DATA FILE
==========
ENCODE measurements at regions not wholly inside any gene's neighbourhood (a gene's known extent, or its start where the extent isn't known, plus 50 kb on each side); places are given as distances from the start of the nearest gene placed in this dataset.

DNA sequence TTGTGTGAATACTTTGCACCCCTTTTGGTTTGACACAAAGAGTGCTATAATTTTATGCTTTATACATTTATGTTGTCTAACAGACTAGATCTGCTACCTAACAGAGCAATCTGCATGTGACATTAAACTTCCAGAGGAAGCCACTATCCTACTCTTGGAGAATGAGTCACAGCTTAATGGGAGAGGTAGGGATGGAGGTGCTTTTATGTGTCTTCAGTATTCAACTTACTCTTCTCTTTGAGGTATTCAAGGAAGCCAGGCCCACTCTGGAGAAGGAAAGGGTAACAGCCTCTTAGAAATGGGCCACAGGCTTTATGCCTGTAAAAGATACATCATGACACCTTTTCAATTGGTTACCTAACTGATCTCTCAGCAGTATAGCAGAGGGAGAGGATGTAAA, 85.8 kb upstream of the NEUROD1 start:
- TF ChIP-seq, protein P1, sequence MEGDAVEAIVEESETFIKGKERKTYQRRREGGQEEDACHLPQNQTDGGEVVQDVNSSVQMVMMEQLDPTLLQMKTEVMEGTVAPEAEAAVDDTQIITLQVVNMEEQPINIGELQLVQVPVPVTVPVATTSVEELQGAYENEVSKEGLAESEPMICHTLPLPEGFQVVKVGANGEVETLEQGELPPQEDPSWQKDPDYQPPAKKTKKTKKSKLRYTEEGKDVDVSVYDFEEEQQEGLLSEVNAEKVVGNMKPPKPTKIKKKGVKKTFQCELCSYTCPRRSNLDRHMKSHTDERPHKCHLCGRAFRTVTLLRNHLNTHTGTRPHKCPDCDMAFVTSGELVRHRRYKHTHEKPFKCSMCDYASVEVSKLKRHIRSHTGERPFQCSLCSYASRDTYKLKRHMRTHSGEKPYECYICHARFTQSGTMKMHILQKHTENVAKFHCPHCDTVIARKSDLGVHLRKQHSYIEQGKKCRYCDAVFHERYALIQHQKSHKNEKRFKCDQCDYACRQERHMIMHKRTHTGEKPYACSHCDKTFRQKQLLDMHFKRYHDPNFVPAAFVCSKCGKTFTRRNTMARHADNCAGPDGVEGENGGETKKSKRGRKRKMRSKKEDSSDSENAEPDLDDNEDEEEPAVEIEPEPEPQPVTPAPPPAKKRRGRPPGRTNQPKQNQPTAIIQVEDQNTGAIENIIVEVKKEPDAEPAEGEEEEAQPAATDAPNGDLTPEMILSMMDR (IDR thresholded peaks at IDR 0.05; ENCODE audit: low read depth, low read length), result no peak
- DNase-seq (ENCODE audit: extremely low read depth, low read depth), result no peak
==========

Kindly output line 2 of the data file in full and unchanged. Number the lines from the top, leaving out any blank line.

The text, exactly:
DNA sequence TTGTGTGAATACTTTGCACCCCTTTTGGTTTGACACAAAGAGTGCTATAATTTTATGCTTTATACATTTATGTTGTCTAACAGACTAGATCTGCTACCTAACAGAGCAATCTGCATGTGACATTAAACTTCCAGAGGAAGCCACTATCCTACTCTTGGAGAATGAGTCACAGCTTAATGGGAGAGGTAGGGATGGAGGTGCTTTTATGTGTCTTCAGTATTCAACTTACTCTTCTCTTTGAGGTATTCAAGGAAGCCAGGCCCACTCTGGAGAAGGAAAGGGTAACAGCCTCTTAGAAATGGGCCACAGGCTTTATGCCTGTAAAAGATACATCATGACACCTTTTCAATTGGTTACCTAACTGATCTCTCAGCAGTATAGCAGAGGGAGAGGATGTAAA, 85.8 kb upstream of the NEUROD1 start: